Staff Reports , Paper 594

Report
Interest rates and the market for new light vehicles

We study the impact of interest rates changes on both the demand for and supply of new light vehicles in an environment where consumers and manufacturers face their own interest rates. An increase in the consumers? interest rate raises their cost of financing and thus lowers the demand for new vehicles. An increase in the manufacturers? interest rate raises their cost of holding inventories. Both channels have equilibrium effects that are amplified and propagated over time through inventories, which serve as a way to both smooth production and facilitate greater sales at a given price. ...
Staff Reports , Paper 741

Report
Safety, liquidity, and the natural rate of interest

Why are interest rates so low in the Unites States? We find that they are low primarily because the premium for safety and liquidity has increased since the late 1990s, and to a lesser extent because economic growth has slowed. We reach this conclusion using two complementary perspectives: a flexible time-series model of trends in Treasury and corporate yields, inflation, and long-term survey expectations, and a medium-scale dynamic stochastic general equilibrium (DSGE) model. We discuss the implications of this finding for the natural rate of interest.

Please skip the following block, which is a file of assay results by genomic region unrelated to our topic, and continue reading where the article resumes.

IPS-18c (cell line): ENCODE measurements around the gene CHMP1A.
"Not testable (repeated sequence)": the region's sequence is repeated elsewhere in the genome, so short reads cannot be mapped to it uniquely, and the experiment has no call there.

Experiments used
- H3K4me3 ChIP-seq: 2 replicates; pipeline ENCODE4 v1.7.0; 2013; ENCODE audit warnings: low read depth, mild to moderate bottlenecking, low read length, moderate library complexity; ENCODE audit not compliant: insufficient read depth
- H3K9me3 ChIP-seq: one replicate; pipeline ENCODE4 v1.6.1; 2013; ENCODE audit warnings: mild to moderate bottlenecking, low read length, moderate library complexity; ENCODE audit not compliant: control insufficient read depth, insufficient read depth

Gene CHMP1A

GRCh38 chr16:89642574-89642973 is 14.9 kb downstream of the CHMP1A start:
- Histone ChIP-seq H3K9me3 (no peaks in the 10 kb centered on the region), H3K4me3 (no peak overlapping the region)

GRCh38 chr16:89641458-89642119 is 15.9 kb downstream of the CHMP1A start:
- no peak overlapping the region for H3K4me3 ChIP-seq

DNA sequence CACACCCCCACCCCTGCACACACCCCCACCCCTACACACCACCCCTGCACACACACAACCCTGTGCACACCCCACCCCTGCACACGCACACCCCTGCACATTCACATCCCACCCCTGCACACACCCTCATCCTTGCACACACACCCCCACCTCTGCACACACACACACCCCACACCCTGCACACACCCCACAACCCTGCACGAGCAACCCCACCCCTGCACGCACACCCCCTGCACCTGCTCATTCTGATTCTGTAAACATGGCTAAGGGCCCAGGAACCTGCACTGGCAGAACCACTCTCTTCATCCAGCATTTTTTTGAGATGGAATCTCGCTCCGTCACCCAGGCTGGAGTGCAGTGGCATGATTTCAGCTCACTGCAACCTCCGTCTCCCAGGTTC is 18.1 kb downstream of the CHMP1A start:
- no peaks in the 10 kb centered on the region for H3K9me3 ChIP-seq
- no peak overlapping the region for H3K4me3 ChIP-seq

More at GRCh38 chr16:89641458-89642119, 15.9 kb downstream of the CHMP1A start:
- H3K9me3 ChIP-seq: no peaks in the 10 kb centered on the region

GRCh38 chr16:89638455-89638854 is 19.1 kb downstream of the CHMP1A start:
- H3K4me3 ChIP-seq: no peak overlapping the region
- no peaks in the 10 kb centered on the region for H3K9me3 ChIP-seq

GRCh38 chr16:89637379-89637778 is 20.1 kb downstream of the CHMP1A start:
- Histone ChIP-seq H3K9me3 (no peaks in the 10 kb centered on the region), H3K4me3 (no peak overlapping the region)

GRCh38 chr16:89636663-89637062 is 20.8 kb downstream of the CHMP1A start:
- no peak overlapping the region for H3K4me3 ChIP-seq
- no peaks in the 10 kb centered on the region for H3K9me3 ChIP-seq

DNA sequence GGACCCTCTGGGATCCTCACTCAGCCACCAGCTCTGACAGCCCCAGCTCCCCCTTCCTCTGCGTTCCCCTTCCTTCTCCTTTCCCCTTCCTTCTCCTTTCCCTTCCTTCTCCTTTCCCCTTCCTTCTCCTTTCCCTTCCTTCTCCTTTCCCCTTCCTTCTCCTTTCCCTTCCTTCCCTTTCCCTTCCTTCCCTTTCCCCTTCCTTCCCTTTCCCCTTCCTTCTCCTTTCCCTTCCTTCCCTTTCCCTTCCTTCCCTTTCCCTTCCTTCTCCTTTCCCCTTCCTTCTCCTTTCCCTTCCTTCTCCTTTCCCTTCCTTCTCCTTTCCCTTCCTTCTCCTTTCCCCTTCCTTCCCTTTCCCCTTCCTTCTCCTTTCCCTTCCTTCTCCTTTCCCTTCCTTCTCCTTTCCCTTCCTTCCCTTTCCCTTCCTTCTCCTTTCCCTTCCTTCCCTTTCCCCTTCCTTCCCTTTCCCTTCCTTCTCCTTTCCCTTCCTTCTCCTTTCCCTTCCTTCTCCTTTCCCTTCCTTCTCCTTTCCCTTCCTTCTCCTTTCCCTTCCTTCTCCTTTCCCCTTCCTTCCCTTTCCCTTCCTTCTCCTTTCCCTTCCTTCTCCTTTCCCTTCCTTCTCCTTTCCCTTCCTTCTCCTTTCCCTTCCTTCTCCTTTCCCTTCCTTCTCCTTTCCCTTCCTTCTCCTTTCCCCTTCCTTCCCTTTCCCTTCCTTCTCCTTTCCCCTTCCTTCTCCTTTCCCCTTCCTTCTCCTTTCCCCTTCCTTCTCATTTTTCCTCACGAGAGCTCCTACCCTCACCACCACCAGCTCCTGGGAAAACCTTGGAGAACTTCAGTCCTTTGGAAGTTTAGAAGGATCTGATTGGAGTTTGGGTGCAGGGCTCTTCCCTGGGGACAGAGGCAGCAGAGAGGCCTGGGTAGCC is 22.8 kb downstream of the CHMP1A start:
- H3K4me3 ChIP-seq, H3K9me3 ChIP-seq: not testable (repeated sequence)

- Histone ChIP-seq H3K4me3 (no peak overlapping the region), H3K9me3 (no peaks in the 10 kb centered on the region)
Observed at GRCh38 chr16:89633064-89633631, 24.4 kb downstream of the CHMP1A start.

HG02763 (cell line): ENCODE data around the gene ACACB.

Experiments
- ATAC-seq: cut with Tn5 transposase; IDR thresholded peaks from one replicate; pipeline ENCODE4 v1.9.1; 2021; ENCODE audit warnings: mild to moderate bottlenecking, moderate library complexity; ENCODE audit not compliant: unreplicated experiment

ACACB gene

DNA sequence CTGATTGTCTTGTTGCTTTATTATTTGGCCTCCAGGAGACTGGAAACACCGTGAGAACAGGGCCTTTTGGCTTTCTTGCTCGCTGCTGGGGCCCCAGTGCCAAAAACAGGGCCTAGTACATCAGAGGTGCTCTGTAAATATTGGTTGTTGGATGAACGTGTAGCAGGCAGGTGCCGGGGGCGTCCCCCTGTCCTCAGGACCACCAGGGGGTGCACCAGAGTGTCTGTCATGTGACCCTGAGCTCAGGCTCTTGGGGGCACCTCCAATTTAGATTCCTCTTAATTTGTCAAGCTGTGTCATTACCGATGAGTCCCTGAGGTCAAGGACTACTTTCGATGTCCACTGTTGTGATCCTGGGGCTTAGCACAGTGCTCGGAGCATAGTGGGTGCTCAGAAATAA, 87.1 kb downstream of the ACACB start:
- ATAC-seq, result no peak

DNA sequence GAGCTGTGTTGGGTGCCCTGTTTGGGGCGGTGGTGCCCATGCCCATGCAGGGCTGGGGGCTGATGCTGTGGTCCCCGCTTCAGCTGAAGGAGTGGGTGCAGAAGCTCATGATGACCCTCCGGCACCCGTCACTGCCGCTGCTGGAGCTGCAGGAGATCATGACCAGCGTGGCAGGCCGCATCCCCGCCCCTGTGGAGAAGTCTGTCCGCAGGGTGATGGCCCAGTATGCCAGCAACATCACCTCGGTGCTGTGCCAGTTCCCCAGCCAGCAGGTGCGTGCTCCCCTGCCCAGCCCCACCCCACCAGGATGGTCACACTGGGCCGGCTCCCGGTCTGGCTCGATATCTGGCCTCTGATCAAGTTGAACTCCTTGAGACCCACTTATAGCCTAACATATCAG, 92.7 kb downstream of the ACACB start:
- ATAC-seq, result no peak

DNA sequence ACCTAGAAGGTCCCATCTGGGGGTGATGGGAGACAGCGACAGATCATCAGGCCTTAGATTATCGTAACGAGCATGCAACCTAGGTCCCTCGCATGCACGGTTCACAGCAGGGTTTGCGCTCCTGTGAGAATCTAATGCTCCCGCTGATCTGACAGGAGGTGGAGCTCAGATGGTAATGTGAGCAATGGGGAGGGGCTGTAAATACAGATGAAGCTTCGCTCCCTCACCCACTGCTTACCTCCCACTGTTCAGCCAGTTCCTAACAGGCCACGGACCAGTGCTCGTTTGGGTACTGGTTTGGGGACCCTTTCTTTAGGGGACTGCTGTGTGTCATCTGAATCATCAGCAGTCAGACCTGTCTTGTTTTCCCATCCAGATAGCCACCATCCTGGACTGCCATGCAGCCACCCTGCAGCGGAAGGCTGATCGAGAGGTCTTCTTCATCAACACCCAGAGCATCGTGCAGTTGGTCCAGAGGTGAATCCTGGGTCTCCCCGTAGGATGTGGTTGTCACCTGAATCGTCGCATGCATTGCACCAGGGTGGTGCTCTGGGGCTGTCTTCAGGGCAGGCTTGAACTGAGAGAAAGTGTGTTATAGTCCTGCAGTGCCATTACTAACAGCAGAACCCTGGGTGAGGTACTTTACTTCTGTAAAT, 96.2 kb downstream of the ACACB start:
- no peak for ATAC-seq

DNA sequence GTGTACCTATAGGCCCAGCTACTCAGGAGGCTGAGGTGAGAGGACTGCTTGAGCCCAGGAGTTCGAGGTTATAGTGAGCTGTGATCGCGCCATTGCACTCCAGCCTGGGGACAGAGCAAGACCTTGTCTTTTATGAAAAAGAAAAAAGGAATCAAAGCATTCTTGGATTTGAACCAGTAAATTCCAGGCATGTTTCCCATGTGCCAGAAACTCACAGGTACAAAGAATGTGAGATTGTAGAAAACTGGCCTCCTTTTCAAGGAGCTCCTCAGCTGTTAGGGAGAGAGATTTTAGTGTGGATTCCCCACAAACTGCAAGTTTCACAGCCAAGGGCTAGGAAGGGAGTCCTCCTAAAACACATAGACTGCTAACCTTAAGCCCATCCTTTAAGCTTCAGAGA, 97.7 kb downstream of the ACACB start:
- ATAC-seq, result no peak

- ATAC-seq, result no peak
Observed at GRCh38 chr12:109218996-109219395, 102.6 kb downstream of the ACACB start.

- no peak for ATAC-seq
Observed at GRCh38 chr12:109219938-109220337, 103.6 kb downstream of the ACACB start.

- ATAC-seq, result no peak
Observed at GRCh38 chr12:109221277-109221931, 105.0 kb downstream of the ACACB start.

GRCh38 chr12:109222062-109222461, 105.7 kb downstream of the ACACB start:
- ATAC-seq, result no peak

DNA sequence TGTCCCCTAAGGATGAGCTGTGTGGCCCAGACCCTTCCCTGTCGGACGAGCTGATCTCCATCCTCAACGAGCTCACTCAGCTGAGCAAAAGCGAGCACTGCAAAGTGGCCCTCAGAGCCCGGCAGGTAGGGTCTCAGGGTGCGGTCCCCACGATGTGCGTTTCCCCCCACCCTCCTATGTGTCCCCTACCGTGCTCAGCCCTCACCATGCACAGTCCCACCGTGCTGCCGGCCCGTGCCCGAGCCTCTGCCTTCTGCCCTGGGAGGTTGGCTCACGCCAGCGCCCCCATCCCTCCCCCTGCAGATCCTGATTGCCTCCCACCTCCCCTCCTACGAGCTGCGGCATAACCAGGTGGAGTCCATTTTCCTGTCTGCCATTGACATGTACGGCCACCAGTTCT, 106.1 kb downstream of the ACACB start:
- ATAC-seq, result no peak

Staff Reports , Paper 812

Report
The time-varying price of financial intermediation in the mortgage market

The U.S. mortgage market links homeowners with savers all over the world. In this paper, we ask how much of the flow of money from savers to borrowers goes to the intermediaries that facilitate these transactions. Based on a new methodology and a new administrative data set, we find that the price of intermediation, measured as a fraction of the loan amount at origination, is large?142 basis points on average over the 2008-14 period. At daily frequencies, intermediaries pass on price changes in the secondary market to borrowers in the primary market almost completely. At monthly frequencies, ...
Staff Reports , Paper 805

Report
Precautionary Demand and Liquidity in Payment Systems